Staff go up there to retrieve documents from archives. From distant aisles they may hear papers shuffling. Some, knowing the stories, hopefully run to greet other staff. Most realize they are alone.
Others hear furniture and items being dragged across the wooden floors. Those witnesses are sooner to finish up and leave, keeping there head down as not to greet the long past President.
The Thing – –
Inside the White House, saying “The Thing” has a separate meaning away from the famous John Carpenter movie.
This is not a movie monster. It’s said to be the ghost of a 15-year-old boy. Seen inside the White House mostly during the Taft administration.
It’s in the early 1900’s when a military aid named Archibald Butt saw the ghost. Proven history as he mentioned it in a letter to his sister.
He said the ghost watches over his shoulder while writing at his desk. Then feeling a pressure pushing down on that shoulder. “Just like a small hand”, as if the boy is leaning over, curious of what Archibald is writing.
Butt’s life took an interesting turn in 1865. When returning from a vacation, he boarded a ship in Southampton, England. The ship was called, The Titanic. He didn’t made it back to Washington.
INTERESTING FACT :: Taft was a skeptic
Interesting side note… President Taft was a very serious man. When hearing about the supposed “Thing”, he was quick to call it fake. Told Butt to tell all staff, if any them were caught spreading such nonsense they’d be fired.
Jackson’s Angry – –
Then there’s Andrew Jackson. The founder of the Democratic Party, and celebrated hero General of the War of 1812. He was the commander that turned away sweeping British forces at the Battle of New Orleans. Would become America 7th President in 1829.
Mary Todd Lincoln heard him. She said he stomped and swore while pacing up and down the residence area hallway.
Harry Truman may have experienced his ghost. Also confirming Mary Lincoln’s story. All depends how you read the 33rd President’s letter to his wife Bess, where he said,
“I sit here while listening to the ghosts walk up and down the hallway. I can picture Andy arguing with Teddy”
He was talking about Andrew Jackson and Theodore Roosevelt. Maybe wishful imagery or actual experience. I personally hope for the latter.
They all think Jackson’s ghost is an ill-tempered sort.
In life known he was known for holding grudges. Felt he was owed the presidency in 1824. Then ousted by John Quincy Adams. Finally winning in 1828, the very next election.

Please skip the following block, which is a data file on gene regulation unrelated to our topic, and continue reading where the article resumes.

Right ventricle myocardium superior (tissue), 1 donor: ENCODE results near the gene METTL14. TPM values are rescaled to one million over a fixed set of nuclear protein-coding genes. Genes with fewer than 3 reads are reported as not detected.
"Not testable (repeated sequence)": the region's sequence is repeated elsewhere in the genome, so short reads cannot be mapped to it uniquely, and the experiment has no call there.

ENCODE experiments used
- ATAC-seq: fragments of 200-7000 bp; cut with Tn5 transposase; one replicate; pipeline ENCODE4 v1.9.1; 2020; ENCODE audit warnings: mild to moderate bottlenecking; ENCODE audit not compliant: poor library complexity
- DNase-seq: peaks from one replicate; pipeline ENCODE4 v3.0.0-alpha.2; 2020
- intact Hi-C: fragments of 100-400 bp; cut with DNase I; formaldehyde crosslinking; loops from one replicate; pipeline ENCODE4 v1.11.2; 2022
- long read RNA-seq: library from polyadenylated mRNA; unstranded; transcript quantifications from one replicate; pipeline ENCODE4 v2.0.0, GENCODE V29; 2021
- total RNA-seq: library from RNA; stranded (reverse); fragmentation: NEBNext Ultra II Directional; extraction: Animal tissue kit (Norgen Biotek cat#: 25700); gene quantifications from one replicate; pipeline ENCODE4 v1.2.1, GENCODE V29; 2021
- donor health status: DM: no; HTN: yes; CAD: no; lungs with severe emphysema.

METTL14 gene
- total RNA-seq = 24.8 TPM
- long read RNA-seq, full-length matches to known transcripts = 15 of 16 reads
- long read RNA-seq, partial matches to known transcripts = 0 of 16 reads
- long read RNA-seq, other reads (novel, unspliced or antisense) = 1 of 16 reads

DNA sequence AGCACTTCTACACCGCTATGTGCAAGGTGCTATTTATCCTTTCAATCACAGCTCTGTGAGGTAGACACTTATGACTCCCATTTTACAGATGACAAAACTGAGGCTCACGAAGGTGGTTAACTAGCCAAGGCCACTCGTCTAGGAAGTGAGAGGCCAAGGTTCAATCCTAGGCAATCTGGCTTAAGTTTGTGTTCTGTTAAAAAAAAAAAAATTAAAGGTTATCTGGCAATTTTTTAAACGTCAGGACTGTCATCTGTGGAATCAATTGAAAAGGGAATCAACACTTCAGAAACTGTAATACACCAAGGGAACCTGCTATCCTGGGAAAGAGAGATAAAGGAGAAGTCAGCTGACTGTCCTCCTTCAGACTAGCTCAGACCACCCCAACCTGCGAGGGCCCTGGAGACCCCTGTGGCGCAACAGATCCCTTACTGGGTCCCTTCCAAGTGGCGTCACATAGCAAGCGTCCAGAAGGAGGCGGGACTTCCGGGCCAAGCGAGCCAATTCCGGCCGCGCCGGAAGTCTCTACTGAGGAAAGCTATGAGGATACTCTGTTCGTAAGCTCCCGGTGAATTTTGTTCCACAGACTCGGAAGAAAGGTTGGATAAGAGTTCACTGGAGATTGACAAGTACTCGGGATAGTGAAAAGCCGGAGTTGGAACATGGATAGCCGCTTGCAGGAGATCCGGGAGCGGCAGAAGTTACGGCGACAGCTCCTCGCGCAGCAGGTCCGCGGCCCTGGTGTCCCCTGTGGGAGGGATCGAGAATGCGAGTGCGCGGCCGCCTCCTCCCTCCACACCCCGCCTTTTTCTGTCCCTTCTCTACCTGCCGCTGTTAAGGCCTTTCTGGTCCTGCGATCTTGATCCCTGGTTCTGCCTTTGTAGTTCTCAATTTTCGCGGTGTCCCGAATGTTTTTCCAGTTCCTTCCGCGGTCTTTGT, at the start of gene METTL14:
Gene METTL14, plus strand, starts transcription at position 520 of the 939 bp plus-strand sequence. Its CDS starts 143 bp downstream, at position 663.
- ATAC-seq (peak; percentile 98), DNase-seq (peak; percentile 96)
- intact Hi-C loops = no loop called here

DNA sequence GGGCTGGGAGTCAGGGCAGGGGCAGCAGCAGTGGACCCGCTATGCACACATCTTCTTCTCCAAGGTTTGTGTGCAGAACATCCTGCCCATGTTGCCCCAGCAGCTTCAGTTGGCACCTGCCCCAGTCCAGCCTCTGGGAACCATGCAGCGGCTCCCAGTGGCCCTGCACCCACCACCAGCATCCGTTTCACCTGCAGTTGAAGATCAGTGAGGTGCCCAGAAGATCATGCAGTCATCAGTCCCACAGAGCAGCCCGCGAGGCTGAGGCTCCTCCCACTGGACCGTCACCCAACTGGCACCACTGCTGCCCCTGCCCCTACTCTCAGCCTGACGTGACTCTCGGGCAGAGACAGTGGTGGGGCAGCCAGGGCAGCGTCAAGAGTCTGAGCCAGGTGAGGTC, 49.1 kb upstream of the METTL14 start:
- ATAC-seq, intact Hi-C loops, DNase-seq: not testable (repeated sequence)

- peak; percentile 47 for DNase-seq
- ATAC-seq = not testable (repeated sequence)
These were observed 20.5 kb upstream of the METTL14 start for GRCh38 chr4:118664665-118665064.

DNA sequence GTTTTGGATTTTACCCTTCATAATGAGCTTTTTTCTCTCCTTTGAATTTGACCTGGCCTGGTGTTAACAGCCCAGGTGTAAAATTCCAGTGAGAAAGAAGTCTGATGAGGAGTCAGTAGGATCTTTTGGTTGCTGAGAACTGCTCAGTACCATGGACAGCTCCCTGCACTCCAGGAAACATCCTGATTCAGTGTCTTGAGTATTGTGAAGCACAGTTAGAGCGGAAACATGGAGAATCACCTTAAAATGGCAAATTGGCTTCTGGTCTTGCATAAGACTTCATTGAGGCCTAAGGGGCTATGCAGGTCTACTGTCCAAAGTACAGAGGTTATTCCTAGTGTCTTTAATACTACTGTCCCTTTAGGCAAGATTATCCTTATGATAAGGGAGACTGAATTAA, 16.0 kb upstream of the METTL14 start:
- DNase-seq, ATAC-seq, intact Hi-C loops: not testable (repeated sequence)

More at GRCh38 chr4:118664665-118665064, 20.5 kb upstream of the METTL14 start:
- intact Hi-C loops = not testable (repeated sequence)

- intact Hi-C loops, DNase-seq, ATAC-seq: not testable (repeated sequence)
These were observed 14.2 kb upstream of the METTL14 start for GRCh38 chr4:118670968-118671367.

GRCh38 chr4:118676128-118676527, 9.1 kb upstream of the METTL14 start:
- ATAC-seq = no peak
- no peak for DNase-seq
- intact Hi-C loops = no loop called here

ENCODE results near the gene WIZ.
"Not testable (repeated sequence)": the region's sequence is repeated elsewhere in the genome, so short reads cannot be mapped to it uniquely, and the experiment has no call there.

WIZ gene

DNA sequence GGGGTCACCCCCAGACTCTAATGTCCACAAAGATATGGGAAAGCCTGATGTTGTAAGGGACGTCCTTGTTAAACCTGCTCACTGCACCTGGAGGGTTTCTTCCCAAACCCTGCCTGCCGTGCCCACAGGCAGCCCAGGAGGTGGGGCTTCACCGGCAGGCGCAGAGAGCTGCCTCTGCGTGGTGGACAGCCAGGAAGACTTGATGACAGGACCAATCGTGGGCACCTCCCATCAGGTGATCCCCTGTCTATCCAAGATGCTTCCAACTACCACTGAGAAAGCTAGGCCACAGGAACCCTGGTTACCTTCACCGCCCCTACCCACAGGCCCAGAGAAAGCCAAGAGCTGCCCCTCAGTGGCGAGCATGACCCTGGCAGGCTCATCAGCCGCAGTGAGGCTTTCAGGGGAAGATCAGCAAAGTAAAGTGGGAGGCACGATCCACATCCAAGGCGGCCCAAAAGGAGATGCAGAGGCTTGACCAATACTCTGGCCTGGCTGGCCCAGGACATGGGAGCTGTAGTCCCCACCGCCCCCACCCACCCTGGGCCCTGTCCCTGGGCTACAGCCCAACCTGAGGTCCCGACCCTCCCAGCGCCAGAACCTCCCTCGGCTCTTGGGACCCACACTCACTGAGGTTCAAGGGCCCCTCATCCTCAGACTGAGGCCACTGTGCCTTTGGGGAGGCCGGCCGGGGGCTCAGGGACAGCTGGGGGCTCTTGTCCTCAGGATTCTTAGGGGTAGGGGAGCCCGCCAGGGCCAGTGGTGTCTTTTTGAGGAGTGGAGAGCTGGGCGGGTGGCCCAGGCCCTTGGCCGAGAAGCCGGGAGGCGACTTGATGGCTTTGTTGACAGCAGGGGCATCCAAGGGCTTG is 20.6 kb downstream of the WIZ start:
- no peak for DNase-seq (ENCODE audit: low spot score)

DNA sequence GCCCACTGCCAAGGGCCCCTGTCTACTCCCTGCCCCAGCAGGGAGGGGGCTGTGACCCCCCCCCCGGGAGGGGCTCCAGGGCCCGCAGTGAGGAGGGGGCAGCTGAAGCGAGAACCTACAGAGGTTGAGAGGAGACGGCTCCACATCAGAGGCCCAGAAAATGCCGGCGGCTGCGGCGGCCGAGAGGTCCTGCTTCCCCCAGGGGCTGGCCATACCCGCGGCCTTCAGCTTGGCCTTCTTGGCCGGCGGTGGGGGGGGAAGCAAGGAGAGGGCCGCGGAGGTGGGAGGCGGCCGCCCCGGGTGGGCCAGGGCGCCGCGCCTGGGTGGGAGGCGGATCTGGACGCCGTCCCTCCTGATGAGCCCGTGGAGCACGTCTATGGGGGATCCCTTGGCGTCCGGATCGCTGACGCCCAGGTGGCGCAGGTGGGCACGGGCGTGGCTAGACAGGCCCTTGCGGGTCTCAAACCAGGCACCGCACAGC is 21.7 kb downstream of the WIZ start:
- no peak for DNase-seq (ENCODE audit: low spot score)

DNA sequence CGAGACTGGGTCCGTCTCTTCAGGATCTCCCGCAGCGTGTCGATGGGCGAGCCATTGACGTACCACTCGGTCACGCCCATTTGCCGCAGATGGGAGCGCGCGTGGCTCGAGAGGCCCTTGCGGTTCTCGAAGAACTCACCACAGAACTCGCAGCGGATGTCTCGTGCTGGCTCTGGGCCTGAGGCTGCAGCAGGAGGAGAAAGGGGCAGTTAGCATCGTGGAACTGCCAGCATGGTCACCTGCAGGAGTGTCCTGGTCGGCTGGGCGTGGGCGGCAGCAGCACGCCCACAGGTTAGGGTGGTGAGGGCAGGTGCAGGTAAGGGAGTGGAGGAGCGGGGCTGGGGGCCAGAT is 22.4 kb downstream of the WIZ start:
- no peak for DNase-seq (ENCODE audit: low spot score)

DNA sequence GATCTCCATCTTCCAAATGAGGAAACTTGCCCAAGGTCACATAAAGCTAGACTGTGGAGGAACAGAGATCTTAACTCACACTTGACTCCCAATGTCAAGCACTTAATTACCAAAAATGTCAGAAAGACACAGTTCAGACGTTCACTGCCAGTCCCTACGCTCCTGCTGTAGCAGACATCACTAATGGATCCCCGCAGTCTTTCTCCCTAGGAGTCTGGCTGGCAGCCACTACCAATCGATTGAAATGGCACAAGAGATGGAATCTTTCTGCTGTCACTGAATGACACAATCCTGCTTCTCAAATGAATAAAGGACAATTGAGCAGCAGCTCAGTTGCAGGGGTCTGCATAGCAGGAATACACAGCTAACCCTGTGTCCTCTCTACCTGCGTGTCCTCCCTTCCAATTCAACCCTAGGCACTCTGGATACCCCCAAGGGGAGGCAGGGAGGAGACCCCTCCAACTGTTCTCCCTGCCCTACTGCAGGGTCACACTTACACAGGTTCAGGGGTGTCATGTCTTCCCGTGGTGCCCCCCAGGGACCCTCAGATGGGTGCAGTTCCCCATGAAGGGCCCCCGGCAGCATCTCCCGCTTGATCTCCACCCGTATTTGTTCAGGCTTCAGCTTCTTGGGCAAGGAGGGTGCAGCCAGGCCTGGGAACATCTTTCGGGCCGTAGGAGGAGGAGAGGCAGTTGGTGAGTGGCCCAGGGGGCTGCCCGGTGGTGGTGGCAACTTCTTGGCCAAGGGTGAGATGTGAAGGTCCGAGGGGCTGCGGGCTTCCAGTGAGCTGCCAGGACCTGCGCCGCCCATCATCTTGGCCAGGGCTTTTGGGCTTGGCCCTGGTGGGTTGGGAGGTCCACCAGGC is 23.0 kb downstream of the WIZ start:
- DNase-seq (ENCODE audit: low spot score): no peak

It’s said Jackson brought anger into the White House, as shown by how he treated those considered supporters of his rival Adams.
Only made more extreme by the death of his wife. Dying of a heart attack just 3 weeks after his election. Jackson blamed the stress of a dirty campaign, and the attacks of Adams and his people.
As proven at Rachel Jackson’s funeral, he said of the supporters “May God Almighty forgive her murderers. I never can.”
Speaking of Adams – –
And speaking of Adams. Abigail was the mother of John Quincy, and wife to John Adams the 2nd President mentioned before. Living in the White House for only 5 months before Thomas Jefferson defeated her husband.
Funny how a woman who was happy to leave Washington is said to remain. Because Mrs. Adams did her own laundry. In life, constantly trudging wet clothes into the East Room to hang for drying. Seen by staff with arms outstretched, dressed in cap and lace.
It was the same ghost enthusiasts of the Taft administration. The ones who experienced “the Thing”. They saw Abigail. Saying she’d wander that same hallway into the East Room. Still wearing her cap and lace, wet clothes draped over her arms.
Any talk about ghosts in the White House and everyone thinks of the same man… I’m talking about honest Abe Lincoln himself.
The stout commander led the United States through a massive Civil War. Known for being ahead of his time, Lincoln freed the slaves. Wanting a country truly built on rights for all.
His amazing run as President ending early on the night of Friday April 14th 1865. While attending a play at Ford’s Theater in Washington. An actor named John Wilkes Booth snuck up behind the President. Up in the box, while relaxing during the play.
Booth put a bullet into the back of Lincoln’s head. He was later shot and killed while trying to escape authorities.
Abraham Lincoln died one day later inside the White House. His wife Mary comforted the President as his passed.
And today Honest Abe stands as the most known ghost inside the White House, in North America and maybe, the world.
Dream of Death – –
Lincoln and his wife were spiritualists. His wife later known for this, but he also believed.
Such as in prophetic dreams. As mentioned in a letter he wrote to a former law partner in 1865. Just days before going to Ford’s Theatre.